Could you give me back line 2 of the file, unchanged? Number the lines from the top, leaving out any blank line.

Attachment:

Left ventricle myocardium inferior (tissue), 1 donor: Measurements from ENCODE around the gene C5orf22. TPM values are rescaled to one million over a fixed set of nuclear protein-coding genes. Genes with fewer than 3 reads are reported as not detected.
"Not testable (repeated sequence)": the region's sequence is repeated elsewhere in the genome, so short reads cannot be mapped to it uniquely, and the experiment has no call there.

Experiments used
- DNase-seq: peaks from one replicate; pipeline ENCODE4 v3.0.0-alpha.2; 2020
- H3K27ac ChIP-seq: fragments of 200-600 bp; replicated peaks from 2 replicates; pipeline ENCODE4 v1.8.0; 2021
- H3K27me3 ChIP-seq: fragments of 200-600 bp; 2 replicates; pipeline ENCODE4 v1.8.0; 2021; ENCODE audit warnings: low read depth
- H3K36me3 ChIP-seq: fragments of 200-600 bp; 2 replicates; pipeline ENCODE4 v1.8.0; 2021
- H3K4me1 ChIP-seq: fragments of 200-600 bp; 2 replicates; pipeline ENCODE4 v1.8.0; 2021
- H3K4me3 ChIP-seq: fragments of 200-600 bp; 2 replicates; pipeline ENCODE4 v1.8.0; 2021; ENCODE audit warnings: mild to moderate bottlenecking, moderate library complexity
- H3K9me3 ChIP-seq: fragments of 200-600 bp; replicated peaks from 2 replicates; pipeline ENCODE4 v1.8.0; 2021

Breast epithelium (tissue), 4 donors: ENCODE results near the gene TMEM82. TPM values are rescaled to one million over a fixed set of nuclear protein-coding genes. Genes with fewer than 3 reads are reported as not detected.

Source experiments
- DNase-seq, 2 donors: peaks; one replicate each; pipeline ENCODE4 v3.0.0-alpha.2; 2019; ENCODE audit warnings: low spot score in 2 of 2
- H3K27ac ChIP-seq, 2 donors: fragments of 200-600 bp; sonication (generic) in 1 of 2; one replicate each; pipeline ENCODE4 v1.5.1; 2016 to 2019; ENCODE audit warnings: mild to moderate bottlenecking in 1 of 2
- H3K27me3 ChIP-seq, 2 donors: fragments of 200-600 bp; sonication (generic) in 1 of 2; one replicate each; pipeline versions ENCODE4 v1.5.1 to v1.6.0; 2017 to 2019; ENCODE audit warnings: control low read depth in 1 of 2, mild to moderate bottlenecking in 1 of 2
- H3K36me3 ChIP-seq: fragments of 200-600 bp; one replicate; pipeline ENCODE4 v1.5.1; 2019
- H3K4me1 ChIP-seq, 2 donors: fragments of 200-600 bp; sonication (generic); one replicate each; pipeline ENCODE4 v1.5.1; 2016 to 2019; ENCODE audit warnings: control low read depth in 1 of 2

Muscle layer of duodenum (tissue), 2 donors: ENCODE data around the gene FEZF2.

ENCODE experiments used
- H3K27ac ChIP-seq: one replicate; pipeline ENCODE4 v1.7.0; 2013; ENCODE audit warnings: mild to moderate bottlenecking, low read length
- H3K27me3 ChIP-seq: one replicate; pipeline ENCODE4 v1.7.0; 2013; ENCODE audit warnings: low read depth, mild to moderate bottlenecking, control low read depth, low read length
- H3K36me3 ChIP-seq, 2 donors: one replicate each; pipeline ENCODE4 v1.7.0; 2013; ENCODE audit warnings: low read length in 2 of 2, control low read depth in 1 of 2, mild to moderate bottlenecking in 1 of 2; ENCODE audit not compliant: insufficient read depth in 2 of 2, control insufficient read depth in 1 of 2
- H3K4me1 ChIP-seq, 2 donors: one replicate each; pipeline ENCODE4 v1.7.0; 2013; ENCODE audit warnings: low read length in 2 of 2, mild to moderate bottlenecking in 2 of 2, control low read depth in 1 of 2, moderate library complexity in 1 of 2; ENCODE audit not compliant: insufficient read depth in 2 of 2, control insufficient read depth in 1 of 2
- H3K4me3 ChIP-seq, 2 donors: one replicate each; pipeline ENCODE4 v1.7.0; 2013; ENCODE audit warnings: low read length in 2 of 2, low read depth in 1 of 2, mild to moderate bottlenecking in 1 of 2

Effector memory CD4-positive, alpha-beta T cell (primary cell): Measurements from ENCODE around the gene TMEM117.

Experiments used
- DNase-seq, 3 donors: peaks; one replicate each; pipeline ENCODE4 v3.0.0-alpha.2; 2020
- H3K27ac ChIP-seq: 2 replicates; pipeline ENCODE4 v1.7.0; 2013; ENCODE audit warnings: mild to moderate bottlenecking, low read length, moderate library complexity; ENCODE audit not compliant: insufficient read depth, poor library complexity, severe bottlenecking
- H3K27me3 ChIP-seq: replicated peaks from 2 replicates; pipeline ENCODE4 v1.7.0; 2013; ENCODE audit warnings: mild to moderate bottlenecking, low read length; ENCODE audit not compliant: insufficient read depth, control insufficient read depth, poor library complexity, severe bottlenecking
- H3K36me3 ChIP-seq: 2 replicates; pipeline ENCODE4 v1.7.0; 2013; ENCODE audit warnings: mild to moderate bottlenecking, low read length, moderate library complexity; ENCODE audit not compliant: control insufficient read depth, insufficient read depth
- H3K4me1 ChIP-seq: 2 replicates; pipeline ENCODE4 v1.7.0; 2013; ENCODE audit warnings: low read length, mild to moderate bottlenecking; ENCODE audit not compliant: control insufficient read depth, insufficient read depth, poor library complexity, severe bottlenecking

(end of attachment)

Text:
"Not testable (repeated sequence)": the region's sequence is repeated elsewhere in the genome, so short reads cannot be mapped to it uniquely, and the experiment has no call there.